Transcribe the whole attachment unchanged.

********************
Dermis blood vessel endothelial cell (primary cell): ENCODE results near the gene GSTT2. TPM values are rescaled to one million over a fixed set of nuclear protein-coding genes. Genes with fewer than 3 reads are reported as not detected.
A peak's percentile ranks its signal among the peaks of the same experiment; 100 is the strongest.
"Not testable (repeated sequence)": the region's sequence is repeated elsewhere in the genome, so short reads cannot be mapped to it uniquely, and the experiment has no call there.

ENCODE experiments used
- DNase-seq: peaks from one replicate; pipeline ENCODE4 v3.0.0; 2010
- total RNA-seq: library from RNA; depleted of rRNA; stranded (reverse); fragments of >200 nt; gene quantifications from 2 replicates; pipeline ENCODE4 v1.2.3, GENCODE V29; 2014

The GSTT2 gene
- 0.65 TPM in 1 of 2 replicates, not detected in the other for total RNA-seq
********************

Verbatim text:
Dermis blood vessel endothelial cell (primary cell): ENCODE results near the gene GSTT2. TPM values are rescaled to one million over a fixed set of nuclear protein-coding genes. Genes with fewer than 3 reads are reported as not detected.
A peak's percentile ranks its signal among the peaks of the same experiment; 100 is the strongest.
"Not testable (repeated sequence)": the region's sequence is repeated elsewhere in the genome, so short reads cannot be mapped to it uniquely, and the experiment has no call there.

ENCODE experiments used
- DNase-seq: peaks from one replicate; pipeline ENCODE4 v3.0.0; 2010
- total RNA-seq: library from RNA; depleted of rRNA; stranded (reverse); fragments of >200 nt; gene quantifications from 2 replicates; pipeline ENCODE4 v1.2.3, GENCODE V29; 2014

The GSTT2 gene
- 0.65 TPM in 1 of 2 replicates, not detected in the other for total RNA-seq